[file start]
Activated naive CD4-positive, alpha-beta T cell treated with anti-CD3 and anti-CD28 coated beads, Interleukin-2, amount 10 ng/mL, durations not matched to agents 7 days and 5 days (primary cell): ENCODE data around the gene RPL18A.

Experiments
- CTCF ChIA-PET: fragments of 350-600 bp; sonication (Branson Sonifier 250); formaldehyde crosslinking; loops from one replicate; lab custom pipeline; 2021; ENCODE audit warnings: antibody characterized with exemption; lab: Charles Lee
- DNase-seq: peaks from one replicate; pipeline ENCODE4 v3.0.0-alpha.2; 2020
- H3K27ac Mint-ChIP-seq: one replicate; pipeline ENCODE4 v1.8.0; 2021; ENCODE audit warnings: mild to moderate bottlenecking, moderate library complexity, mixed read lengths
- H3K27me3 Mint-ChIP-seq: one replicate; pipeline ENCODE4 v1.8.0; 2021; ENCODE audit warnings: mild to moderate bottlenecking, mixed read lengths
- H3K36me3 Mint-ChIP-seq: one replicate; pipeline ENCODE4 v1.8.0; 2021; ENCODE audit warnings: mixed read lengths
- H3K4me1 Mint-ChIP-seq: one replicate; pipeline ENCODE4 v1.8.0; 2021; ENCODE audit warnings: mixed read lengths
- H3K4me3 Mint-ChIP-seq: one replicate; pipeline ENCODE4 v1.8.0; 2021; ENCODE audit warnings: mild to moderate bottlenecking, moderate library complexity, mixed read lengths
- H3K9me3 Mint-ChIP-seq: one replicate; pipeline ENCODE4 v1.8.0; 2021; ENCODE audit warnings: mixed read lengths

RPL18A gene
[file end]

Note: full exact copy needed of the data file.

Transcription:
Activated naive CD4-positive, alpha-beta T cell treated with anti-CD3 and anti-CD28 coated beads, Interleukin-2, amount 10 ng/mL, durations not matched to agents 7 days and 5 days (primary cell): ENCODE data around the gene RPL18A.

Experiments
- CTCF ChIA-PET: fragments of 350-600 bp; sonication (Branson Sonifier 250); formaldehyde crosslinking; loops from one replicate; lab custom pipeline; 2021; ENCODE audit warnings: antibody characterized with exemption; lab: Charles Lee
- DNase-seq: peaks from one replicate; pipeline ENCODE4 v3.0.0-alpha.2; 2020
- H3K27ac Mint-ChIP-seq: one replicate; pipeline ENCODE4 v1.8.0; 2021; ENCODE audit warnings: mild to moderate bottlenecking, moderate library complexity, mixed read lengths
- H3K27me3 Mint-ChIP-seq: one replicate; pipeline ENCODE4 v1.8.0; 2021; ENCODE audit warnings: mild to moderate bottlenecking, mixed read lengths
- H3K36me3 Mint-ChIP-seq: one replicate; pipeline ENCODE4 v1.8.0; 2021; ENCODE audit warnings: mixed read lengths
- H3K4me1 Mint-ChIP-seq: one replicate; pipeline ENCODE4 v1.8.0; 2021; ENCODE audit warnings: mixed read lengths
- H3K4me3 Mint-ChIP-seq: one replicate; pipeline ENCODE4 v1.8.0; 2021; ENCODE audit warnings: mild to moderate bottlenecking, moderate library complexity, mixed read lengths
- H3K9me3 Mint-ChIP-seq: one replicate; pipeline ENCODE4 v1.8.0; 2021; ENCODE audit warnings: mixed read lengths

RPL18A gene